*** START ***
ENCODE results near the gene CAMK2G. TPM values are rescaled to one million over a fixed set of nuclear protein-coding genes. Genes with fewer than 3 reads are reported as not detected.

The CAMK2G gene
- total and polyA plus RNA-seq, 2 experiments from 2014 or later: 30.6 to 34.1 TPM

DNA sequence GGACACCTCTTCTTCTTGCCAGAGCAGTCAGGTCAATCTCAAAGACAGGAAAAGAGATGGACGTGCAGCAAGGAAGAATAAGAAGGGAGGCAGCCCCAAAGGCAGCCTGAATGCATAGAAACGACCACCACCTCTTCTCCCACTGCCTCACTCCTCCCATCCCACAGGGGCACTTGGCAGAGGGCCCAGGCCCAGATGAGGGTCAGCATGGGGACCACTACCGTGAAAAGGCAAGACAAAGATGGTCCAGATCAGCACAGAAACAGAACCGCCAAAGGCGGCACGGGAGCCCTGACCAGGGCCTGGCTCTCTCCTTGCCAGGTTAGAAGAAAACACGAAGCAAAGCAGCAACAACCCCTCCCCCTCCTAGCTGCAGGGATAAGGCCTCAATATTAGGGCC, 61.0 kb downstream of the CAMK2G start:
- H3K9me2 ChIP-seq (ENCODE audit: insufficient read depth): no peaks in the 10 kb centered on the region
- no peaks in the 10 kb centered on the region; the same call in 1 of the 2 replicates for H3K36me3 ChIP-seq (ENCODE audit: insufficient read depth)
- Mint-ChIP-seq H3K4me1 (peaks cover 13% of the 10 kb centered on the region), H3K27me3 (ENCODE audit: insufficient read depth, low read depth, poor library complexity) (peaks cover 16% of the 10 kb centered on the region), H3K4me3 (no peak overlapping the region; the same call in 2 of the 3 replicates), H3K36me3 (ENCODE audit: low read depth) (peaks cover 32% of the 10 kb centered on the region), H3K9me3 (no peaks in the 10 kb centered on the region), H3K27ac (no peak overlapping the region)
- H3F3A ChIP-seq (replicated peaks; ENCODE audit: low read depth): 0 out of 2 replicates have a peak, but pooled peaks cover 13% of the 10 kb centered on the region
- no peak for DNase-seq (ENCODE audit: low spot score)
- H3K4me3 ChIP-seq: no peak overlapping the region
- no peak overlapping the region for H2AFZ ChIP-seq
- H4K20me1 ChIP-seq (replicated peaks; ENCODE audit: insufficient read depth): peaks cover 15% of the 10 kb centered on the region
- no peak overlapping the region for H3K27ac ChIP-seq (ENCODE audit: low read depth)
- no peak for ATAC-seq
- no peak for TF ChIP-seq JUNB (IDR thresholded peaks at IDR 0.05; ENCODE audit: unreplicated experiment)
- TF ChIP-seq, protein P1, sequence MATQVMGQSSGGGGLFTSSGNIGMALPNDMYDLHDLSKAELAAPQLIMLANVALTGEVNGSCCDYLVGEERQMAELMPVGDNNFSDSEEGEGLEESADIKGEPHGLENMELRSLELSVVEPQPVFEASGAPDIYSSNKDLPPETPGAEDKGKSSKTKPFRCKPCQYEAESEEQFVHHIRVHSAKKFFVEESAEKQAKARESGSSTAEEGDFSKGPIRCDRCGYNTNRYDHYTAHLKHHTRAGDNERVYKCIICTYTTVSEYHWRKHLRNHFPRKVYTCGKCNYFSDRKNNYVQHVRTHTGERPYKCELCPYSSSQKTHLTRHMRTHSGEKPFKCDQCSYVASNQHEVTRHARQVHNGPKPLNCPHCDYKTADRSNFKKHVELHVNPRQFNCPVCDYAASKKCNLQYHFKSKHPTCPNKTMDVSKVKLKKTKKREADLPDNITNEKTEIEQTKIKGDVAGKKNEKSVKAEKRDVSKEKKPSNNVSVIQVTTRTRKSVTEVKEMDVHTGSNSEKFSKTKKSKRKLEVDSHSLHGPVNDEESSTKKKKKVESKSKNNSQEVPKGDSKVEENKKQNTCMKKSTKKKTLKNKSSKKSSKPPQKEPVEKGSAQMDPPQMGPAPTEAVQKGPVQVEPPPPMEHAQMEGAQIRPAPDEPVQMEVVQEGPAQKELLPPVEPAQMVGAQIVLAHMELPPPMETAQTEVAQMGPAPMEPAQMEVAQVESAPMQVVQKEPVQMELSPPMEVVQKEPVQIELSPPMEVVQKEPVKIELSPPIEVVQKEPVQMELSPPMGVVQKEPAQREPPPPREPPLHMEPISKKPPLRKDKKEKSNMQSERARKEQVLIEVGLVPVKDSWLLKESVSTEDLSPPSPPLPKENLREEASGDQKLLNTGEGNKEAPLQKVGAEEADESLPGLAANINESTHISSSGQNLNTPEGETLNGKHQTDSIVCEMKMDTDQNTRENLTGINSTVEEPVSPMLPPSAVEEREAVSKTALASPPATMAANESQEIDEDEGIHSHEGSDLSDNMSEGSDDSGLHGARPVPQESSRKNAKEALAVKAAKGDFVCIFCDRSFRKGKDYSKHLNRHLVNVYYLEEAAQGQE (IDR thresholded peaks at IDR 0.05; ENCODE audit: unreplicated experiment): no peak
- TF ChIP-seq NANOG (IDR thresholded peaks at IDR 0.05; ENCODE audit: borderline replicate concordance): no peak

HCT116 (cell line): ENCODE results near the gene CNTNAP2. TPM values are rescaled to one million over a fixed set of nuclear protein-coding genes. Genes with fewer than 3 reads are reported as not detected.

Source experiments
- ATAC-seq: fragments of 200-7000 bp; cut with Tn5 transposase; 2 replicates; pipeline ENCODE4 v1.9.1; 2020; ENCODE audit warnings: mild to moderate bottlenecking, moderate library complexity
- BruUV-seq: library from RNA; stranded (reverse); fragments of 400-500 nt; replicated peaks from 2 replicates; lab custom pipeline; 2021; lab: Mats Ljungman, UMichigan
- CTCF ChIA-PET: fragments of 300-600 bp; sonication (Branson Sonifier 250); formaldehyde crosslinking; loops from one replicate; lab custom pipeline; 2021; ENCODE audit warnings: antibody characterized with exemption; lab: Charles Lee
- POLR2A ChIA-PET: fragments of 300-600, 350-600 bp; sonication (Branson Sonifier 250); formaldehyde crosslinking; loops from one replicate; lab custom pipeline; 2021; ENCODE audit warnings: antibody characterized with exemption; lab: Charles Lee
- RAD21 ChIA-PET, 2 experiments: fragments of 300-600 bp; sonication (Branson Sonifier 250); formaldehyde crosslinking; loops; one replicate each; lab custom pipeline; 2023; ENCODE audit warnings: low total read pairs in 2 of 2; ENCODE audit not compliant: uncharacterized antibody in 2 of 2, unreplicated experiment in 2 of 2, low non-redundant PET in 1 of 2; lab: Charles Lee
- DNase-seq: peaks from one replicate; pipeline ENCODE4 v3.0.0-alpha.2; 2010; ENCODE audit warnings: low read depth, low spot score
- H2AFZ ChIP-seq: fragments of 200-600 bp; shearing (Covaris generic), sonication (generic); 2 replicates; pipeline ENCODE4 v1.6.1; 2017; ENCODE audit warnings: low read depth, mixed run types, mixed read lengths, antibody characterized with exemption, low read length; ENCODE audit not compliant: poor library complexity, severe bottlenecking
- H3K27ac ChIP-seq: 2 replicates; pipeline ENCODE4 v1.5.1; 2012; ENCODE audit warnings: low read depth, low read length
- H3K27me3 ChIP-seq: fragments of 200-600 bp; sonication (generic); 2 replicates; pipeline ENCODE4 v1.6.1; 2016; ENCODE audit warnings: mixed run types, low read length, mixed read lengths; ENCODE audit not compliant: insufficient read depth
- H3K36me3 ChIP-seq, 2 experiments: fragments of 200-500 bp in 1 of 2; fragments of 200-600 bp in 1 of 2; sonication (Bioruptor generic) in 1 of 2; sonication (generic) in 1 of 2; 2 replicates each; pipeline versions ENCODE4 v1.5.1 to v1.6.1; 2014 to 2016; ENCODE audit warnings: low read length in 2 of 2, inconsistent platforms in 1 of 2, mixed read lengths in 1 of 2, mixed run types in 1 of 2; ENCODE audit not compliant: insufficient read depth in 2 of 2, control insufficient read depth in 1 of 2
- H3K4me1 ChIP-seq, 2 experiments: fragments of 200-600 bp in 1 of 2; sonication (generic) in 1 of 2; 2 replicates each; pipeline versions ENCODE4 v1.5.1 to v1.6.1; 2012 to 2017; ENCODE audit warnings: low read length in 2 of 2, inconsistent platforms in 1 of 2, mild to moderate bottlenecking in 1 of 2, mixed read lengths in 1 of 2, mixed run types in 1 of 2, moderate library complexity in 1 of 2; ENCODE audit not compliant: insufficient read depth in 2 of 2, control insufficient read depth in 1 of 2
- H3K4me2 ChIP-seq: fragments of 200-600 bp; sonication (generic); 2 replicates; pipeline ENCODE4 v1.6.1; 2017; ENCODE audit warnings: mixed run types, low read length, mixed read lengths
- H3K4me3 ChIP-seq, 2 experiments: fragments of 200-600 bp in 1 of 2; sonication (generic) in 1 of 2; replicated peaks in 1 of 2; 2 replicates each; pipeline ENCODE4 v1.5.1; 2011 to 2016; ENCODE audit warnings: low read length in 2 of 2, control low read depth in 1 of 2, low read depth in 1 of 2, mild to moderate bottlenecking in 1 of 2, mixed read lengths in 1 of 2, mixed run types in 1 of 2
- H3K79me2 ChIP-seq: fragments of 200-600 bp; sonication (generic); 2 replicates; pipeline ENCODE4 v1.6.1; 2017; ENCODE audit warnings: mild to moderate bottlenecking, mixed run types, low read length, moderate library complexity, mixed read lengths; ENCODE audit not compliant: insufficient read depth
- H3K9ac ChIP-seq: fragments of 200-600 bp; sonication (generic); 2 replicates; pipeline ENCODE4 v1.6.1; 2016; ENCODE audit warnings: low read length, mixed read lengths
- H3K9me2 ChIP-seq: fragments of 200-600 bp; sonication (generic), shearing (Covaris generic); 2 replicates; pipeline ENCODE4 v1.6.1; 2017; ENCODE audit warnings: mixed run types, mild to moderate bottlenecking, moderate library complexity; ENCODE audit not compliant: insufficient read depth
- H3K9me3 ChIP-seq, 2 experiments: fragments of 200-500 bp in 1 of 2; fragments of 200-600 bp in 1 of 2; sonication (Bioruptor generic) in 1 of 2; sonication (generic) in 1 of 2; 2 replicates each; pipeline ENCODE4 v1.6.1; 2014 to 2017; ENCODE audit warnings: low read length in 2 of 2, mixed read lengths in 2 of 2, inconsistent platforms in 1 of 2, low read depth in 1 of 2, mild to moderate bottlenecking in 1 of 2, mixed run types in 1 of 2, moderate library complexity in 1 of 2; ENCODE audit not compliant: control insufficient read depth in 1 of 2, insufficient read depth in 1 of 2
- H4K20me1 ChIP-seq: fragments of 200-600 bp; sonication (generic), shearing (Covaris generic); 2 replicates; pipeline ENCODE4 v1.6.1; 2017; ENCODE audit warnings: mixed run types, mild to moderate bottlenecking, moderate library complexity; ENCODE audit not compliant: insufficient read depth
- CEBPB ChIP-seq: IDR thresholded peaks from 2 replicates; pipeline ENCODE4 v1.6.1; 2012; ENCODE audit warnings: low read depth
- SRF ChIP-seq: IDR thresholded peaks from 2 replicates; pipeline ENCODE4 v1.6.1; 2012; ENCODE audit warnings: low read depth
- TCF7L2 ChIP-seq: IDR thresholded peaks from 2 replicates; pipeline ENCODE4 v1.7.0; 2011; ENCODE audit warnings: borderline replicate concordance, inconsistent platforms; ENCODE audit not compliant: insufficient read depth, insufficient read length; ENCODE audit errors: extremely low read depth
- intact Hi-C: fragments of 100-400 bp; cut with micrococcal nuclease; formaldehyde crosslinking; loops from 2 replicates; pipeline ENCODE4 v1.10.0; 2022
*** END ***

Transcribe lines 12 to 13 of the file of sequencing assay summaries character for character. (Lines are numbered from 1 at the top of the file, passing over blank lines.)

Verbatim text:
- H4K20me1 ChIP-seq (replicated peaks; ENCODE audit: insufficient read depth): peaks cover 15% of the 10 kb centered on the region
- no peak overlapping the region for H3K27ac ChIP-seq (ENCODE audit: low read depth)